T-dock area: Back here it is about the same because the cool water is everywhere. The baitfish are still around, but the snappers have slowed down some. Anglers are still catching them, but just not in the numbers as they were a week or so ago. And again, most are under the legal 10 inch minimum. Some small mutton snapper are still being caught once in a while too, but most are under the legal 18-inch minimum as well. Live and dead greenies are the baits for the snappers. There also have been a few Spanish mackerel being caught back here too on live greenies and small jigs, either white or chartreuse in color. All in all, kind of slow back here.

Surf area, both sides: Surf fishing has been mostly dismal for the last 4 days due to the two to three-foot waves and the brisk 15 to 20 mph NNE winds spinning off of the tropical lows out in the Atlantic. It's been cooler out, but doesn't do much for the fishing. 

That's it for this week folks! Not what you all want to hear, but like I always said, I don't sugar coat things when it comes to our fishing, I tell it like it is. But you never know when it will pick up. Hope everyone has a great week.” — Snookman.

From Todd, Eddy & Jeff @ Juno Bait -Juno Beach

 INSHORE-  Catch and release snook fishing remains the main game in more week till they can come home for dinner.  Looks like the wind should blow into the weekend and keep them biting good in the river.  A few small pods of finger mullet have trickled through, it won't be long now before it's full on mullet run.  Still a pretty good pick on the mangrove snapper inshore.  Best action has been at night, especially on good moving water.  Live shrimp and pilchards have been the baits of choice for the snapper.           

SURF/PIER-  Rough conditions and less than ideal water conditions had fishing relatively slow this week along the beach.  Some fair catch and release snook fishing reports, but a bit slower than the past few weeks.  The Juno Beach Pier has still been producing a few snook as well.  The Pier has had a few Spanish Macs and blue runners around, along with a fair number of mangrove snapper.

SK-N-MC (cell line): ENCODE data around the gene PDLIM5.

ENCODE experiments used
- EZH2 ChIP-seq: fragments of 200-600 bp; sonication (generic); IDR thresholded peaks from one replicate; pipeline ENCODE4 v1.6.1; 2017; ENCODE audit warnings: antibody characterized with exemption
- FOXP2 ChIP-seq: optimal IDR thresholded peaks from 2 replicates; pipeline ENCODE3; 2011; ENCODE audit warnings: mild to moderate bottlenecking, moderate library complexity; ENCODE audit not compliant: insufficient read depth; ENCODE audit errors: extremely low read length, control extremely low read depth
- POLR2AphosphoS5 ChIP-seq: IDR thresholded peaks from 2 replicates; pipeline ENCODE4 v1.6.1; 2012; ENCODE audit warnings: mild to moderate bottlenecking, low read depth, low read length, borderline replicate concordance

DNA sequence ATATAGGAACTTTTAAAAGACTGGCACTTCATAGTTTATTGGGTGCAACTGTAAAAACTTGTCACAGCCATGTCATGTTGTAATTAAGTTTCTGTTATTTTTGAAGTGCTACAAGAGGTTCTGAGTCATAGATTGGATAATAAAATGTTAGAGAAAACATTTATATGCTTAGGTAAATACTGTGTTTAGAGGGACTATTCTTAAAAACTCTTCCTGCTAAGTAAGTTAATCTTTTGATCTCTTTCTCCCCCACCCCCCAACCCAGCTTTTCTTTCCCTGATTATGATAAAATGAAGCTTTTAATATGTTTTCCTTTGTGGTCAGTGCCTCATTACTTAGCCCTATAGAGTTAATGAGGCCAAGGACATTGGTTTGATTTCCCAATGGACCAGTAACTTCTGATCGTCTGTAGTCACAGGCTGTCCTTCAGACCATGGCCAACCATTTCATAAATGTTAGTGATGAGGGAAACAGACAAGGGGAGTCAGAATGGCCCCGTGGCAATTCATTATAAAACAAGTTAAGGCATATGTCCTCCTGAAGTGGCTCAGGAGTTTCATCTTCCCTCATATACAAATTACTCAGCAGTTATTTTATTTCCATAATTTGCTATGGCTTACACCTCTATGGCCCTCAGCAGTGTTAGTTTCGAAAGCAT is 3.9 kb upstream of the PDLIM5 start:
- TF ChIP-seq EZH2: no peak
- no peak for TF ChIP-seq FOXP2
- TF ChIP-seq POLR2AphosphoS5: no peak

Thursday, August 24, 2023

Lake Worth Pier Report With Dylan Campbell

Lake Worth Pier Fishing Report:
Its that time of year where my fishing reports are much more abysmal compared to usual. To put it simple terms the fishing kind of sucks.

Jacks, The odd kingfish, Spanish mackerel, blue runners are all around at the normal peak times.
Snook have been caught but the frequency is far fewer then normal. Bonita have been caught intermittently in waves but no correlating patterns in how they have been biting.
Sharks! Sharks! Sharks!: I am surprised to say that the shark activity is mostly medium sized hammerheads and small black tips. The bulls have not been making their presence know however I definitely would not say they are gone
Artificial report: Commercial rigs, gotcha plugs, x-raps, heavy crappie jigs & ice cream cones have the key to my success
The bait bite: Pilchards, Sardines, Golden dots & small goggle eye have been around. In fairly consistent numbers.
Pro tip: Fish from 6-9:30 then leave come back 4:30pm-sun down during the day is extremely dead

Saturday, August 19, 2023

From Todd, Eddy & Jeff @ Juno Bait -Juno Beach

 INSHORE- Catch and release snook fishing remains the best bet inshore.  While a lot of the snook are still in the inlets, a fair number have started to break off and begin pushing inshore.  The Loxahatchee River has been producing a good morning topwater bite on the snook, and a few big jacks as well.  The night bridge snook bite remains strong, especially on outgoing tide.  The 3" NLBN swimbait has been a constant producer.  Flair hawks are also getting bit well in the right situations.  Mangrove snapper bite remains good at night as well around the bridges.  Live pilchards or shrimp are the top bait choices for the snapper.  A good number of big sand perch in the ICW as well these days.